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Apr 13 2017

Dog Bite Prevention Week

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April 9-15th marks Dog Bite Prevention Week. Millions of friendly dogs, and yet millions of people get bitten by dogs each year. Why? Dogs love attention and love being petted – most of the time – but there are many situations when a dog should be left alone. Any dog can bite, even friendly ones that have never bitten anyone before. Dogs are animals with protective instincts, and may bite if they feel threatened.

About half of all dog bites happen to children. Teaching young children how to respond (and what not to do) when a dog approaches – with or without an owner present – is important so they have these skills when you are not nearby. By learning about dog behavior, and how our own behavior can affect a dog’s response to a situation, many dog bites can be completely avoided.

Dogs typically bite for two reasons:

1)      Fear (defending themselves)

2)      Guarding a resource such as food, their resting place, a toy, or their owner

How can I prevent a dog bite?

When a dog is with its owner, you must always ask before approaching the dog, even if the dog is familiar to you. The dog might not be feeling well and petting her may not be an option. If the owner says it is okay to the pet the dog, try calling her to come to you, rather than you going to the dog. Pet her on her side, not over her head.

If a dog is sleeping or resting don’t pet him. If he is startled, he may bite as a defensive response. When a dog is lying still and you want to pet him, call him to you rather than going to him.

If a dog is eating, NEVER try petting her. She may see this petting as a threat to her food resource and bite in response.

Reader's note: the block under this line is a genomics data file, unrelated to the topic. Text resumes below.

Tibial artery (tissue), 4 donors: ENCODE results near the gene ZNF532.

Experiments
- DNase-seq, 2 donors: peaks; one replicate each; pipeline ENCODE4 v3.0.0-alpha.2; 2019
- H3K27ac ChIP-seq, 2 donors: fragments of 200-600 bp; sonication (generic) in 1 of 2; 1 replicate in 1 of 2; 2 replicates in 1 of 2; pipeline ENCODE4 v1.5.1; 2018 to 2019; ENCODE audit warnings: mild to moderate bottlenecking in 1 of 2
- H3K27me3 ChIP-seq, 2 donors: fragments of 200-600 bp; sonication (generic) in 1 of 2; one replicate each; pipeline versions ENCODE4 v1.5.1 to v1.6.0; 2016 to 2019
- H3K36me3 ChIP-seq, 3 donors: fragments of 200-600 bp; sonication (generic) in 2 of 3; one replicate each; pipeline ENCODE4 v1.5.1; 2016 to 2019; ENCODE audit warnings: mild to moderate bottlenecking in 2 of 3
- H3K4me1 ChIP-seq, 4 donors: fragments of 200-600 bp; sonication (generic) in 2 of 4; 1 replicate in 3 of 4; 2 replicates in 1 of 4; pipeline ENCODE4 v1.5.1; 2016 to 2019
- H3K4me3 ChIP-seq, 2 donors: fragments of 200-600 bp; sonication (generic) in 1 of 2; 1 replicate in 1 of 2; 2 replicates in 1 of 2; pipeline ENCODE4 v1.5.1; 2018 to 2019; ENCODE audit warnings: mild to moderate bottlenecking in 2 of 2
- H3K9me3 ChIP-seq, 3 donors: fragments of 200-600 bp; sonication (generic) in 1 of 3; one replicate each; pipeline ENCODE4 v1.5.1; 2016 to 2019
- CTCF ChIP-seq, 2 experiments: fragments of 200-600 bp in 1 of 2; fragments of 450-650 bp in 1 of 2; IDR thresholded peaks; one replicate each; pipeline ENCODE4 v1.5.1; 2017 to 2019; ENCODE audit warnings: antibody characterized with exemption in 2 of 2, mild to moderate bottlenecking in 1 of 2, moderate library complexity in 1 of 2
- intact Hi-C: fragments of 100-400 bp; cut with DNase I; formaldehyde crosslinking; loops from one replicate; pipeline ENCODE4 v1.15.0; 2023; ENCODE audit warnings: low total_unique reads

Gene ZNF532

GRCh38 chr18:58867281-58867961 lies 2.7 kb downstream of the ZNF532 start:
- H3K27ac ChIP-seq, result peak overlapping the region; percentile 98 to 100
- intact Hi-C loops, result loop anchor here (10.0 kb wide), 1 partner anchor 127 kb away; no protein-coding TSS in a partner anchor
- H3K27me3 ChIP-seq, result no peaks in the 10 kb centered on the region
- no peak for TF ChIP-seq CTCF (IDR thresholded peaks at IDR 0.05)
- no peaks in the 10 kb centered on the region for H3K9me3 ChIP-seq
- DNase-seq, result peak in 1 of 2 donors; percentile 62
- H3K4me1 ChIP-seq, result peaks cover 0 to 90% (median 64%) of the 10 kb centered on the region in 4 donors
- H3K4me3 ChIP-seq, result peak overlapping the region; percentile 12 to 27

If a dog is playing with a toy, again she may see someone petting her as a threat, and bite in order to guard and defend her toy.

If a dog is with her puppies, she could be very anxious about your presence. As a response to protect her puppies, she may bite.

If a dog is growling or barking, do not pet him. The dog is already feeling threatened and trying to pet him could translate into a dog bite.

Never reach through a fence to pet a dog. The dog is protecting his territory and may instinctively react to you as if you are a threat.

When a dog goes into his crate or a hiding spot, he wants to be left alone. Teach children that when a dog is in his crate, he is off limits.

Service dogs should not be petted – they are working and should not be distracted from their job.

Not all dogs like hugs and kisses. Hugs and kisses are a way for humans show affection, but dogs may feel threatened by this behavior. Teach children that hugging and trying to kiss a dog is not the way to show love for the dog.

Often times, cyclists and joggers will meet dogs on trails or in parks. When a jogger runs past a dog, or a cyclist rides by, the dog will naturally want to give chase. Unless the owner has trained the dog to ignore such encounters, expect that running or cycling past a dog will cause excitement or aggression. Try slowing down and walk past the dog, or give a wide berth around the dog.

What should I do if a dog is not with his owner?

If a dog is not with his owner, NEVER pet it. The best response when an owner is not present is to cross your arms, turn your face away, and do not stare at the dog. The dog will likely lose interest and leave. Do not run. Do not yell or scream. Do not wave your arms about. The dog may see these actions as an attempt to play or as aggression, causing the dog to get excited, bark, and take chase.

Some tips for dog owners to reduce the chance that their dog will bite:

Socialize your puppy by introducing him to a variety of situations. Introduce your puppy to other dogs and people of all ages, especially young children.

Learn your dog’s body language. Make sure that he wants to interact with people.  If he backs away, take that cue from him and remove him from the situation.

Don’t ever put your dog in a situation where teasing could happen or where she will feel threatened. If anyone is teasing her, remove her immediately from the situation.

Train your dog with commands such as “off”, “leave it”, “stay”, and “come”.

Use a leash on trails and sidewalks. Train your pet to “leave it” when encountering joggers and cyclists.

Never leave your baby or young child alone with a dog. Young children are often bitten on the face by a family dog because they are right at the dog’s level. Parents need to watch all the time to make sure that the child does not climb on or hug the dog.

Know your dog and be gentle with him. A dog that learns to trust humans early on is less likely to react in situations that he doesn’t like.

 

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